But despite such widespread condemnation World Cup momentum has been remorseless.

It’s an appropriate irony that the group stage draw took place on April 1st with an implicit invitation to forget all that dreary human rights stuff and focus instead on the football as the countdown to November 21st begins in earnest.

Sure enough, the football world is taking up that invitation. But it shouldn’t deflect people’s attention from just how deeply preposterous this all is.

Such were the vested interests in awarding football’s greatest tournament to a tiny desert state that only afterwards did it seem to occur to those in charge about it getting quite hot in the Middle East during the summer.

As a result, the game’s European powerhouse leagues are going to grind to a halt so the health of some of their best players won’t be compromised in a football outpost that has zero pedigree in world football.

Just like Russia four years ago, flags will wave, and billions will tune in to watch the latest cartoon heroes and villains doing their stuff on the pitch

Over 1.5 million people - half the population of Qatar - will travel for the tournament although there is reportedly only accommodation for 175,000 in the whole place. Admittedly a pair of luxury liners will be employed as floating hotels too.

Once there, football fans, a cohort not famed for restraint, face slaloming their way around the local culture that includes a tricky situation with alcohol.

Drinking will be permitted in designated fans zones but not in public spaces like the street. It’s an offence to be drunk in public in Qatar with penalties of up to six months in jail. Throw in advice to wear ‘modest and respectful’ clothing and it begs the question as to what could go wrong?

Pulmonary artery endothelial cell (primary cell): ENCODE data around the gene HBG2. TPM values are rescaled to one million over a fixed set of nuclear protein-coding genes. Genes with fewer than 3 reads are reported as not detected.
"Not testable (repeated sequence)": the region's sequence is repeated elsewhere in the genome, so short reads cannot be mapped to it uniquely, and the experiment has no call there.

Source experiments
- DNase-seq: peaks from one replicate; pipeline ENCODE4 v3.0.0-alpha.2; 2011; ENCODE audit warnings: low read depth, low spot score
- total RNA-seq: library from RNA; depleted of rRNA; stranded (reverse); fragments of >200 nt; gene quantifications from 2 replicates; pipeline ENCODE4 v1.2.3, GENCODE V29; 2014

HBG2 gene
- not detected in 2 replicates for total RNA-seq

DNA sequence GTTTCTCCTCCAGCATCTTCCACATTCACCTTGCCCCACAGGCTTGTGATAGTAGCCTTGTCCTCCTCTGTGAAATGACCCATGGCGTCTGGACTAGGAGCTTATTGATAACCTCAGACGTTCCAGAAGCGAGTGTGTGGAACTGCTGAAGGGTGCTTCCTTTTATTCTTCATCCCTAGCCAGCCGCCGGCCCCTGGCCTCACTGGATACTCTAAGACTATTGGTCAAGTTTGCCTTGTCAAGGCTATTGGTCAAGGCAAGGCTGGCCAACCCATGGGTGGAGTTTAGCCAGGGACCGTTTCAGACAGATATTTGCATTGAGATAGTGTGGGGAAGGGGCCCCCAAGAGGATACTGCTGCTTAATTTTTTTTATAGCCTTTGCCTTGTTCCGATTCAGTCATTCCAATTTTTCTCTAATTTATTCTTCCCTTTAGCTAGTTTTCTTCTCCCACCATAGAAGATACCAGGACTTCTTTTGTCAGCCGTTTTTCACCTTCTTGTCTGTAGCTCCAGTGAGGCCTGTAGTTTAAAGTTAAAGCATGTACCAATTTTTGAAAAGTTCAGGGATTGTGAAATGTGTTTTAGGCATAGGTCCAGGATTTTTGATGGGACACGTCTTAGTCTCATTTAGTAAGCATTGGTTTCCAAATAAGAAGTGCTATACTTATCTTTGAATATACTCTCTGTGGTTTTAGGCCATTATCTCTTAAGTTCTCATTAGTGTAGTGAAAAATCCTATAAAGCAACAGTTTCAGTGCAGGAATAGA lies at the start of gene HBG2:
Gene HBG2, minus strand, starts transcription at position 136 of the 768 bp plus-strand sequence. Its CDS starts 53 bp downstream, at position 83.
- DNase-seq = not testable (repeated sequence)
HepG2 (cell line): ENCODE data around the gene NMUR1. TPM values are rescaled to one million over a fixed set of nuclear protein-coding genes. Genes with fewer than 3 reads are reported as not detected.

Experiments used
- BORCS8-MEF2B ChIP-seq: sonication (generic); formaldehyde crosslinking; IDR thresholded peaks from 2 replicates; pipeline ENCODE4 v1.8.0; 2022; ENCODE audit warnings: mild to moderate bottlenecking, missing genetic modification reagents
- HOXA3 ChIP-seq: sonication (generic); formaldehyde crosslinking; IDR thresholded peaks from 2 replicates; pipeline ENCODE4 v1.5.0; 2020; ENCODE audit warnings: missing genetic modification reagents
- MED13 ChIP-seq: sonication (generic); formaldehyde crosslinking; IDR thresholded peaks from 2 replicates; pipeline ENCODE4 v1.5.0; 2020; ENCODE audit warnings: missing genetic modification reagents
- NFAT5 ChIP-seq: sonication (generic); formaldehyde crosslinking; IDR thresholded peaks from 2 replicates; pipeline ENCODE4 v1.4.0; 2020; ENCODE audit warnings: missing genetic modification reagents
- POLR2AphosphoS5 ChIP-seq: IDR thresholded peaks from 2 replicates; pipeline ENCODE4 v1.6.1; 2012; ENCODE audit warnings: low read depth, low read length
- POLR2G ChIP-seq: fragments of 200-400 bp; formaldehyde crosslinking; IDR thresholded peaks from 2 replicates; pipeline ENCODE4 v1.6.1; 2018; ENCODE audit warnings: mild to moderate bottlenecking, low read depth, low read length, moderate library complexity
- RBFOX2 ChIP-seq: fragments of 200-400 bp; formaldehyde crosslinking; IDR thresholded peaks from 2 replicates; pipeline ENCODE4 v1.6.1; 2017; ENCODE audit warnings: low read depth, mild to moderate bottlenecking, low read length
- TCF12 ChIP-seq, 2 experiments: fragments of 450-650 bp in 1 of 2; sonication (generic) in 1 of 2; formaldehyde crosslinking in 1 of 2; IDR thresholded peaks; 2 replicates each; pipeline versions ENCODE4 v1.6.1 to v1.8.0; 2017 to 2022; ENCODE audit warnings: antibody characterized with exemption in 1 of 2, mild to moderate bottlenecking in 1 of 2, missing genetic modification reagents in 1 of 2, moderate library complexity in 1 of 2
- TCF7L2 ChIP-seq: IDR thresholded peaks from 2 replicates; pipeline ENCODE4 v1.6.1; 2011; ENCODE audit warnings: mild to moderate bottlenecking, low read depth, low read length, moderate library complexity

Ridiculous

The Netherlands manager Louis Van Gaal recently said the World Cup taking place in Qatar is "ridiculous" and succinctly dismissed Fifa's supposed rationale about developing the game in this tiny pinprick of desert as "bullshit."

That his comments came in a tone of resignation was hardly surprising. Everyone knows he’s correct, just as he knows that pointing it out will change nothing.

More party-line contributions, such as those by Harry Kane about ambitions to somehow "shine a light" on difficult issues by doing what Fifa and Qatar want in the first place are indicative of a general sense of it now being time to get on with the football.

Soccer’s stock narrative is kicking in, wrapping the beautiful game’s legitimacy around a deeply contemptuous exercise in corporate greed and political expediency.

Just like Russia four years ago, flags will wave, and billions will tune in to watch the latest cartoon heroes and villains doing their stuff on the pitch.

The corruption will get ignored, just as discriminatory laws against the LGBTQ community in Qatar will be parked to the side, and everyone can focus on the action in stadiums that cost thousands of lives to build while congratulating themselves on the game’s values and commitment to truth and justice.

Something to look forward to.